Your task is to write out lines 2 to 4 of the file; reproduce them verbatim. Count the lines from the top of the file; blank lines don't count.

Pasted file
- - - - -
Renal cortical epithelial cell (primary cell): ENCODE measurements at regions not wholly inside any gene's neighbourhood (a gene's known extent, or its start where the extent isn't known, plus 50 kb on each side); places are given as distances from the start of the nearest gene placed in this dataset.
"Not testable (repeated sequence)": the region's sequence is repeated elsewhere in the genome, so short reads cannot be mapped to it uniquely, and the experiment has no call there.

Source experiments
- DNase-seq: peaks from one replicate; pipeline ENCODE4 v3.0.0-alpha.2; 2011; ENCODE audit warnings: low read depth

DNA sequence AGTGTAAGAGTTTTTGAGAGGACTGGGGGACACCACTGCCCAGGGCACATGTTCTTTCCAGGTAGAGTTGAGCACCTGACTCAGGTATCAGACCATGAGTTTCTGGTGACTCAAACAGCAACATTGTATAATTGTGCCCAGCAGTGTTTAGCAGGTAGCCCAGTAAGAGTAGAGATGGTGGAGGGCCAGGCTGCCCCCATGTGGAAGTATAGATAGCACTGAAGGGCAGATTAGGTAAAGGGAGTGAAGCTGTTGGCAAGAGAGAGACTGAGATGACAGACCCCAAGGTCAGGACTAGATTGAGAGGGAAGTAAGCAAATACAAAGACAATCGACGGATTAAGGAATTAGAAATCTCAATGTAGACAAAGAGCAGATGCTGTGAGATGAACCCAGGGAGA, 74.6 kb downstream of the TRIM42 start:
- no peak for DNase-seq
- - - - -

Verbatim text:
"Not testable (repeated sequence)": the region's sequence is repeated elsewhere in the genome, so short reads cannot be mapped to it uniquely, and the experiment has no call there.

Source experiments
- DNase-seq: peaks from one replicate; pipeline ENCODE4 v3.0.0-alpha.2; 2011; ENCODE audit warnings: low read depth